The Education Department is stepping up its oversight of the basic-skills tests that students without a high-school diploma or GED can use to qualify for federal student aid, a top official told members of Congress on Wednesday.
Testifying before a U.S. House of Representatives education subcommittee, Robert M. Shireman, deputy under secretary of education, said the department has put in place systems to better monitor publishers of the assessments, known as "ability to benefit" tests, and will revisit regulations governing the tests during a rule-making session that starts in November. The department will also consider publishing lists of legitimate institutions and diploma mills to help for-profit colleges differentiate between valid and invalid degrees, he said.
Wednesday's hearing came less than a month after the Government Accountability Office reported it had found that officials administering an ability-to-benefit test at a for-profit college had given out answers and had changed answer sheets so that students would be eligible for federal funds. In its report, the GAO also found that officials at two proprietary schools had helped prospective students obtain invalid high-school diplomas from diploma mills.
The Education Department approves ability-to-benefit tests submitted by private publishers. The publishers are responsible for certifying and monitoring test administrators, under the department's oversight.
While the GAO report did not find evidence of widespread cheating on the exams, it warned that lapses in the department's oversight of test publishers could allow unqualified students to receive federal student aid. Students who are unprepared for college courses are at greater risk of dropping out of college and defaulting on their student loans.
The report, "Proprietary Schools: Stronger Department of Education Oversight Needed to Help Ensure Only Eligible Students Receive Federal Student Aid," got the attention of the chairman of the House education committee, who called its findings "extremely troubling." In an e-mail message to Bloomberg News last month, the chairman, Rep. George Miller, Democrat of California, said he would hold hearings on whether for-profit colleges were "gaming the system" to enroll "students who may not be fully ready for college and may be more likely to default" on loans.
Wednesday's hearing did little to answer those questions, though it did give the Education Department and for-profit colleges an opportunity to defend themselves. In his testimony, Harris N. Miller, president of the Career College Association, argued that most of his members "play by the rules" and stressed that the report had not uncovered any "pattern of abuse."
"The good news is that we do not see evidence that fraud in ability-to-benefit tests or diploma-mill use is widespread—nor does the GAO," he told the panel.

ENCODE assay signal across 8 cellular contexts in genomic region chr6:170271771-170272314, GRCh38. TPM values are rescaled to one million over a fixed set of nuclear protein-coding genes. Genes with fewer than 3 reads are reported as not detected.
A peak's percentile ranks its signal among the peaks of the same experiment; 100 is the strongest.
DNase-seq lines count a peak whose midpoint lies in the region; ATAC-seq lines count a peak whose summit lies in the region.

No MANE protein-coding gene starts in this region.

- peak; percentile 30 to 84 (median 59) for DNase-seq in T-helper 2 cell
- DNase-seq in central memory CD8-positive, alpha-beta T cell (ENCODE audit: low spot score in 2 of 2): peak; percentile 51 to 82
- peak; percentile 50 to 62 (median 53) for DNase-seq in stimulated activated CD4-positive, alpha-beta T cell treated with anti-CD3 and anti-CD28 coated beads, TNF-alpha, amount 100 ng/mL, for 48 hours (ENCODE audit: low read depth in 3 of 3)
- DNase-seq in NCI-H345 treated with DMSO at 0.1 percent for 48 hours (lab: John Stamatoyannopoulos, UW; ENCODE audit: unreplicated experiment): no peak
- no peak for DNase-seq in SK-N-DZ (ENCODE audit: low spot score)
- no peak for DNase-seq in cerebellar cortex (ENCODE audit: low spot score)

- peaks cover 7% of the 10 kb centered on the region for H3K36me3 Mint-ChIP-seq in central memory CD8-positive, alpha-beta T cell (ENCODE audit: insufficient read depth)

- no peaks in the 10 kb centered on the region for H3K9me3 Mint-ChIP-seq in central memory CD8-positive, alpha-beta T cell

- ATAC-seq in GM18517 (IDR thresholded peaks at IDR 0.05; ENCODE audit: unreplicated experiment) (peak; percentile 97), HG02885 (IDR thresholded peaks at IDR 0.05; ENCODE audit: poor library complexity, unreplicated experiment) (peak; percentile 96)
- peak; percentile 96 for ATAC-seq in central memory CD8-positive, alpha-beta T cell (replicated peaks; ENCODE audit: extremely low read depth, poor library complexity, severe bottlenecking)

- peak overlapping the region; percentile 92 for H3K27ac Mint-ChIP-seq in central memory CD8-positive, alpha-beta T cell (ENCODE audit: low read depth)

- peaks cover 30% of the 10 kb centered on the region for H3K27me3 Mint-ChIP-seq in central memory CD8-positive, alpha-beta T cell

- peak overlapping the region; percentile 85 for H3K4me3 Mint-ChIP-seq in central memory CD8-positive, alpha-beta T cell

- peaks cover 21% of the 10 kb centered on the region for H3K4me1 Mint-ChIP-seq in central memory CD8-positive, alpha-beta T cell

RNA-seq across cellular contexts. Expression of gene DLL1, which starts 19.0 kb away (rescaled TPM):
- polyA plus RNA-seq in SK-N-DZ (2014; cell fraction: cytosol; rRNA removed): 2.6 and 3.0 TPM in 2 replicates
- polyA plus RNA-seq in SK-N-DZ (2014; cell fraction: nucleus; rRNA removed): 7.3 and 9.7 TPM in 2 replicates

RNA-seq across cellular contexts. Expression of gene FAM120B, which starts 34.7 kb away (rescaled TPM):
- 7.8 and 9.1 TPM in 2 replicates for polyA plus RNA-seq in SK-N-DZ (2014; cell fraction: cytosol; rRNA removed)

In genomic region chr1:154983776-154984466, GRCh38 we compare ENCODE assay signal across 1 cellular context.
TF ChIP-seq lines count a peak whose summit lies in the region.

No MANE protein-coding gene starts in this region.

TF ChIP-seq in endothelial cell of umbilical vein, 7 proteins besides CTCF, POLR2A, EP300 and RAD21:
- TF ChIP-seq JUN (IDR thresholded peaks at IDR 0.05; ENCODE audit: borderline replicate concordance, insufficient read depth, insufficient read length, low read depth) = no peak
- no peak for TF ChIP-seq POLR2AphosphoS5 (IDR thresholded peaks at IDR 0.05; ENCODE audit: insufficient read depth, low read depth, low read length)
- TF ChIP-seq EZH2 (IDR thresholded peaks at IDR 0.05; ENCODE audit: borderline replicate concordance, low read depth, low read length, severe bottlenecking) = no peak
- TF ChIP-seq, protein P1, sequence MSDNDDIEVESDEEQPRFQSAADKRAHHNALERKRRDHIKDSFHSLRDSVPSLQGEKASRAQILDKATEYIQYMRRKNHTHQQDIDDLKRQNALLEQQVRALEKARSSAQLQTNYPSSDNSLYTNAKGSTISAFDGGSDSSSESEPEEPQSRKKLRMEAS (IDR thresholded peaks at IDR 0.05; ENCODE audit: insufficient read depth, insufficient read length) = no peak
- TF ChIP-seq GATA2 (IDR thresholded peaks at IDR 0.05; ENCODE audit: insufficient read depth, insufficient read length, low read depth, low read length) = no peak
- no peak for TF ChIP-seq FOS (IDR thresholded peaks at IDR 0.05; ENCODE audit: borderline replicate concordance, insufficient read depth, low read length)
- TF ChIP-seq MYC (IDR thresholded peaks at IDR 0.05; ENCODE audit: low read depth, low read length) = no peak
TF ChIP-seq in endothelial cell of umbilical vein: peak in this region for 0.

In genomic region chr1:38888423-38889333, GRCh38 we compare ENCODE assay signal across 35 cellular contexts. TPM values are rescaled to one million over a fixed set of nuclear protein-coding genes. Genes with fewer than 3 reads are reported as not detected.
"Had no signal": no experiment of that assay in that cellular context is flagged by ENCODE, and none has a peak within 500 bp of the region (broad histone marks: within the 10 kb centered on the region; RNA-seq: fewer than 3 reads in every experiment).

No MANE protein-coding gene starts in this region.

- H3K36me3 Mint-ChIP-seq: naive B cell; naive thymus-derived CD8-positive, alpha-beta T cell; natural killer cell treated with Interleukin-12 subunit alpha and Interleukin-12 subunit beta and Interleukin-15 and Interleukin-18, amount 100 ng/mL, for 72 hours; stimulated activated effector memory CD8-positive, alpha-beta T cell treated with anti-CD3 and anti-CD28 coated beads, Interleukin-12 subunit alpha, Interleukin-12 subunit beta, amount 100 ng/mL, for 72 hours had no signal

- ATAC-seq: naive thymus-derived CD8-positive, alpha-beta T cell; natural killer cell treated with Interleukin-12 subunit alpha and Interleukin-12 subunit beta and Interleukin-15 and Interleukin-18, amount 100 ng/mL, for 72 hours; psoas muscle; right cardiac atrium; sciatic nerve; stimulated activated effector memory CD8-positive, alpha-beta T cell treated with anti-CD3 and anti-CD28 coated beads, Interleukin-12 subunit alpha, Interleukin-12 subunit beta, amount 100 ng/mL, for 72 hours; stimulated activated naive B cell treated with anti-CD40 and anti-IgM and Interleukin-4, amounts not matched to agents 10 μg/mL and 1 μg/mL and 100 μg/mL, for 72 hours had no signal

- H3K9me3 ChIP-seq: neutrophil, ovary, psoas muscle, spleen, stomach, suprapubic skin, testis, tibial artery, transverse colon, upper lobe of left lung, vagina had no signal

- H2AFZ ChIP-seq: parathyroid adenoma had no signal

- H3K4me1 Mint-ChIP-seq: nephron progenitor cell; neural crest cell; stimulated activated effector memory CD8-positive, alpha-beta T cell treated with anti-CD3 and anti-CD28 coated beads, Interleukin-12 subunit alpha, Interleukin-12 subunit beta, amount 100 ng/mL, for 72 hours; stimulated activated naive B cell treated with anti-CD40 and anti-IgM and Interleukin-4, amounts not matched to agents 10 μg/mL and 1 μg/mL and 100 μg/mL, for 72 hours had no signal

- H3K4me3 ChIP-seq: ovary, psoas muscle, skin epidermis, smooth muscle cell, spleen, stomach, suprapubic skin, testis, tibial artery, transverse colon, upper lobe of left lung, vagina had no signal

Republicans on the committee seemed eager to give for-profit institutions the benefit of the doubt, asking questions designed to draw attention to the report's limited scope and suggesting that similar problems could be found at nonprofit institutions. Rep. Robert E. Andrews, Democrat of New Jersey, argued that student demographics could be behind the sector's high default rates. Students attending for-profit institutions tend to be older and to have lower family incomes, both factors that correlate with a failure to pay back student loans.
Even the oft-fiery Mr. Miller was relatively subdued, though he said he worried that for-profit colleges were encouraging unqualified students to take on high-interest debt.
"I'm a little concerned that we're developing a process that looks like subprime student loans," he said.
The most dramatic moment in the hearing came at the beginning, when George A. Scott, the director of education, work-force, and income-security issues at the GAO, played a recording of a test administrator providing answers to students. He also showed members images of doctored answer sheets.
This is not the first time the Education Department has been criticized for its oversight of ability-to-benefit tests. In 2002, following a series of audits, the department's Office of Inspector General recommended that the agency improve its monitoring of test publishers. While the department took some measures to do so, "additional improvements are needed," the acting inspector general, Mary Mitchelson, told members Wednesday. In fiscal 2009, 11 percent of all federal aid, or $12-billion, went to students who had taken ability-to-benefit tests, she said.
Ms. Mitchelson said her office is investigating 15 matters related to ability-to-benefit testing and cited examples of previous investigations that have resulted in jail terms for officials, and fines and other penalties for colleges that violated the law. The office also continues to investigate diploma mills, she said.
It's unclear if Congress will hold additional hearings on proprietary institutions. However, ability-to-benefit tests and diploma mills are on the agenda for an Education Department rule-making process that is scheduled to begin in early November.